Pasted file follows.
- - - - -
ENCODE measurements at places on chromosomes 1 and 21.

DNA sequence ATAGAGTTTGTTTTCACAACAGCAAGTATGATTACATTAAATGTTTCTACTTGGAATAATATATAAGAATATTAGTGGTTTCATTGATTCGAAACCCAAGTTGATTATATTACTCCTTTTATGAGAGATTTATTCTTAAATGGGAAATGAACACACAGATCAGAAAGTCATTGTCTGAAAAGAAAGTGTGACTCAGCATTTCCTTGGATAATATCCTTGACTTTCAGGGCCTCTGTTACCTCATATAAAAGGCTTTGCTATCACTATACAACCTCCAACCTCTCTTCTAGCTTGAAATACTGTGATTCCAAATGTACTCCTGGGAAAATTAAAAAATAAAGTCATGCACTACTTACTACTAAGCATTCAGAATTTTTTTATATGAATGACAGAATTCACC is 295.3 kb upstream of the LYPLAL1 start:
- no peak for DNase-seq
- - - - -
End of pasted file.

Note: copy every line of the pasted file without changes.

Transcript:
ENCODE measurements at places on chromosomes 1 and 21.

DNA sequence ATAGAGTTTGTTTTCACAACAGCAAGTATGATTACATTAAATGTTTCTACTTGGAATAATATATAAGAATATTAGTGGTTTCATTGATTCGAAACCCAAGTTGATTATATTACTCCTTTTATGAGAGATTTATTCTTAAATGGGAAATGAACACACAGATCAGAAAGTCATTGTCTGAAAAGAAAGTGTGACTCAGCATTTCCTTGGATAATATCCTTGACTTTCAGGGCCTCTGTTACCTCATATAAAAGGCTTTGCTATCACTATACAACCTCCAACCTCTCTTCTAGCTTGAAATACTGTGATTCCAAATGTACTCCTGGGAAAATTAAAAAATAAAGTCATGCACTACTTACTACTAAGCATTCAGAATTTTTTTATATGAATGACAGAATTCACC is 295.3 kb upstream of the LYPLAL1 start:
- no peak for DNase-seq